Betty White’s Off Their Rockers: Getting Punk’d by Gammaw
Anyone who watched a sitcom in the ’70s or ’80s was conversant with the “precocious kid” archetype. From Arnold Drummond to Punky Brewster to Rudy Huxtable to Olivia whatever the last name was of that kid they got to replace Rudy when she wasn’t so cute anymore, a family sitcom couldn’t thrive without a sassy little brat with crack comic timing and wisdom beyond his or her years. In fact, comic timing was optional; the precocious kid could reliably get laughs just for delivering dialogue that was implausibly mature for his or her age.
Eventually, TV audiences got wise to this device (Two and a Half Men was probably the last show to deploy it successfully, and now that kid is like 40 anyway), but the hacky convention lives on with a slight modification: Now, instead of giving us gags from performers who are incongruously young, producers are trying to sell us comedy bits by performers who are incongruously old. And since Betty White has been the poster octogenarian for this trend at least since Lake Placid, she was the obvious choice to headline Betty White’s Off Their Rockers, in which (according to the description for the series premiere) “[s]eniors target unsuspecting young people with pranks that include pouring a late spouse’s ashes on a park bench and writing tickets for makeup violations.”
I have watched this program, and I can report that “unsuspecting young people” is the operative phrase: Presumably, we’re supposed to delight in seeing crafty, fearless old people tricking today’s callow, texting youth. (Indeed, one prank does involve one old lady asking a young woman to help her send a text to her future daughter-in-law, in which she calls her a “gold-digging tramp.” Ha?) The problem is twofold:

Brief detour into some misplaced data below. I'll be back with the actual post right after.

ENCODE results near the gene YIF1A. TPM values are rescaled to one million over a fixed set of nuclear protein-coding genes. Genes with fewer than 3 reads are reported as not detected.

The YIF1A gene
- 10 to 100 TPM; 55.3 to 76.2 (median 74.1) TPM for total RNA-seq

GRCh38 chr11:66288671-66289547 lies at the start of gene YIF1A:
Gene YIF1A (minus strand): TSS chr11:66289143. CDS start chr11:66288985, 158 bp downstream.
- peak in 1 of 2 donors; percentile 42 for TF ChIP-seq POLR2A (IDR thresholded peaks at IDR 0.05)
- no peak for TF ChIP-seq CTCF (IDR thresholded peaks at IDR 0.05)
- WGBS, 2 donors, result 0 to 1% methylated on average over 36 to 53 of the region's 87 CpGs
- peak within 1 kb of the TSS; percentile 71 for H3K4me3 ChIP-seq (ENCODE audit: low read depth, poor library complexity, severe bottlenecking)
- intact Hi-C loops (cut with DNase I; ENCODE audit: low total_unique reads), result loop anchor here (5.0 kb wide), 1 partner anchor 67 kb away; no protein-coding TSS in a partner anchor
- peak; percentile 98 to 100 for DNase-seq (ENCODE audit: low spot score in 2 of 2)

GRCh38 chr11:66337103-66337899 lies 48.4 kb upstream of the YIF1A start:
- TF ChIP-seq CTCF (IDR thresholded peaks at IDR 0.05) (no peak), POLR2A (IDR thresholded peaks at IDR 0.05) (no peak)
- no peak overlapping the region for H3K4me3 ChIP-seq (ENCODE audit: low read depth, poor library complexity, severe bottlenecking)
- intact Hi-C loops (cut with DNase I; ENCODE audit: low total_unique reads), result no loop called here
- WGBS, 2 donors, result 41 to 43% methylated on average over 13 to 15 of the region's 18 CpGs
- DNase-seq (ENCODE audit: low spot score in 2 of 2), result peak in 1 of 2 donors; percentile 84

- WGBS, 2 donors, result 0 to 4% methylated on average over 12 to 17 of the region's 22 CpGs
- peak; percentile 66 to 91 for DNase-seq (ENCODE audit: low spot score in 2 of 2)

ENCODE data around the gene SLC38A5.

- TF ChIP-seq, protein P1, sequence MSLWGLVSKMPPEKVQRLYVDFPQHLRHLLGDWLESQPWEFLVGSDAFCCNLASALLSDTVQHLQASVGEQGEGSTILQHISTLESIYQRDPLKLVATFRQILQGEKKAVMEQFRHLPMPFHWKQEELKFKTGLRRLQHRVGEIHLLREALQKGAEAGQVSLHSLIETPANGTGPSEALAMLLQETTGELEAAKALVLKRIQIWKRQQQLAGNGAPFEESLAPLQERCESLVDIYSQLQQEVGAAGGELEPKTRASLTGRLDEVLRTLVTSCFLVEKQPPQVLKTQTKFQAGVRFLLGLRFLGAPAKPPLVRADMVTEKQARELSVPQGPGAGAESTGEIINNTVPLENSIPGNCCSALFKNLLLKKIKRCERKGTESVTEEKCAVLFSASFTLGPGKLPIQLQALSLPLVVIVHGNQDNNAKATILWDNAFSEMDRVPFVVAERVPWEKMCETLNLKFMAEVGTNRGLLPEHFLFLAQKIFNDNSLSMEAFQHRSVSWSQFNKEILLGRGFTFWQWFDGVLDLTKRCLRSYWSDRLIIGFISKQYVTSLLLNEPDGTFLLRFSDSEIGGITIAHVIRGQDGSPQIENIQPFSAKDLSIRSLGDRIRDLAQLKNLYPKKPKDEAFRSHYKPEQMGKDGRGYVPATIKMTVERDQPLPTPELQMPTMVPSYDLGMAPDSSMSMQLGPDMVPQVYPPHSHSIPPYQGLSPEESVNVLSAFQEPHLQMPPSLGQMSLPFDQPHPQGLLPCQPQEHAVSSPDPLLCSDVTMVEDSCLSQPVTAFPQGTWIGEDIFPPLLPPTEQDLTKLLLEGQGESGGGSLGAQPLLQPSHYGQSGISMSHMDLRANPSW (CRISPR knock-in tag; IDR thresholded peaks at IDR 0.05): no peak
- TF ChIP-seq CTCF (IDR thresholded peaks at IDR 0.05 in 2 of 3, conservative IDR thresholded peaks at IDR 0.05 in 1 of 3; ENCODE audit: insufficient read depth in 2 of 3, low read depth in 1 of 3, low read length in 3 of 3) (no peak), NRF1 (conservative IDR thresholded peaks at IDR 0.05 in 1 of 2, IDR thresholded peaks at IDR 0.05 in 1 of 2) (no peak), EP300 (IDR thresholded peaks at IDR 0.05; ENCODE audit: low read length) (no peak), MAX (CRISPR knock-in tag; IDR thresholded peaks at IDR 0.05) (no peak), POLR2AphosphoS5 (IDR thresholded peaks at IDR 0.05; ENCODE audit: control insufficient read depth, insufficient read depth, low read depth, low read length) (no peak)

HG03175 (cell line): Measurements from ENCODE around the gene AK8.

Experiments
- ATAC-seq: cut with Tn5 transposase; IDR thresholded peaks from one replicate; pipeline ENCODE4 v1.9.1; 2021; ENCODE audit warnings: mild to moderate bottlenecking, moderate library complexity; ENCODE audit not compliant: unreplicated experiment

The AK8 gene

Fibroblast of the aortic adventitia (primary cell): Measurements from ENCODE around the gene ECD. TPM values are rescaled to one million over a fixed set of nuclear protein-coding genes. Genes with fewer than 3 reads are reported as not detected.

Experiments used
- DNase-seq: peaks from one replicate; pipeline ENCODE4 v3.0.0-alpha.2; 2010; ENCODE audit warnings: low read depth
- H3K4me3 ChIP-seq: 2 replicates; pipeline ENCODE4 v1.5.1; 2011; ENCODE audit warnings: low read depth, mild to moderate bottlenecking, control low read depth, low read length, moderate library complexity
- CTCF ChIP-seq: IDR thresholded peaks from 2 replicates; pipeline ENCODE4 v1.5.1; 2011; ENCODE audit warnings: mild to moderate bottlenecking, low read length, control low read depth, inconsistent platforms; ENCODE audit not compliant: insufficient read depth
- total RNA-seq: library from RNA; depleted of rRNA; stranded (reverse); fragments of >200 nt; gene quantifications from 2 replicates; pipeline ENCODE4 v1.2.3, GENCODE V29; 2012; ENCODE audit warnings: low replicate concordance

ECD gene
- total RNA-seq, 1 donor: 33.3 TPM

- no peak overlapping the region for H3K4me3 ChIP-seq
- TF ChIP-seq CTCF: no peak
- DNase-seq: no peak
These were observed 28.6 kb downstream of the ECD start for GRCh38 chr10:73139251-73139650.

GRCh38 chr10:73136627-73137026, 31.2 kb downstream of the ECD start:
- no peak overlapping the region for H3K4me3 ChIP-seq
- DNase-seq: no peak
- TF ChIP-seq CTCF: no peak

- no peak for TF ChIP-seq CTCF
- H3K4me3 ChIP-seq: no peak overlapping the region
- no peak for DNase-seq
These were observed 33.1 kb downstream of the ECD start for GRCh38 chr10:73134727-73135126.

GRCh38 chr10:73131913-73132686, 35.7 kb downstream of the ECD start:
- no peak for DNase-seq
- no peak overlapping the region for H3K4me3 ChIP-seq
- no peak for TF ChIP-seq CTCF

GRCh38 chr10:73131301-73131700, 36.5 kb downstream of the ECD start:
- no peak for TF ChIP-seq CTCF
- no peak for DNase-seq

- Producers evidently thought that the novelty of having old people doing age-inappropriate things would be enough to inspire hilarity, so they didn’t try to think up things for them to do that would be particularly funny.
- Producers didn’t take into account how desperately the young people would want to avoid engaging with old strangers, so that the actual fun of a prank show — seeing the marks lose their minds — is entirely absent.
“But Betty White is hilarious/a national treasure/a comic genius!,” you wail in outrage. First of all, White’s contribution to the show is confined to pre-taped, scripted bumpers that bolster her image as a potty-mouthed old spitfire. When we first see her after the credits, she appears to be painting at home, but then turns out to be inking a tattoo on a grizzled biker. (Ha?) Second, is she hilarious/a national treasure/a comic genius? Or has she basically turned into America’s rapping granny?
So here’s what you didn’t watch leading off the programming on NBC, the same night it was burning off the last two episodes of the very charming Bent:
- an old man driving a car with a shopping cart mashed into its front grille
- an old woman talking about her wild weekend before putting her wimple back on
- an old man breaking a loaf of bread in half at a supermarket
- an old woman loudly talking on the phone about the 22-year-old she screwed without a condom, and worrying that she’s going to get pregnant
- an old man pulling out his own tooth with pliers
- an old woman popping her trunk open, whereupon a naked old man jumps out and runs off (so yes, exactly like in The Hangover)
- an old man posing as a college security guard, nonsensically harassing a couple of students
- an old woman telling a stranger that the old man standing behind her is her dead husband
- an old man who somehow got his pullover shirt wrapped around a lamppost
- an old woman embroidering a bawdy sampler that reads “GEORGE CLOONEY SLEPT HERE” (that one was Betty White, “National Treasure”)
None of this is to say that senior citizens aren’t capable of being funny, relevant, interesting, or legitimately outrageous; Christopher Plummer, for instance, was all three in last year’s Beginners, for which he won the first Oscar of his career. But in Off Their Rockers, the mere fact of the performers’ age is the joke; it’s offensive and condescending. And this tone is set in the first moments of the episode, as a bit calls for an elderly man to ask a young woman to take his photo, with his wife, on the spot where they first met. As the man and his “wife” pose for the camera, the young woman coos to her friend: “They’re so adorable! I want to be old.” She barely registers them as people; you could as easily imagine her saying she wants to be a bear cub. And then the old woman pretends to fall off the ledge. The show might have been sold as seniors’ revenge on the young people who’ve written them off, but the result is basically an ageist hate crime.
Tara Ariano respects her elders.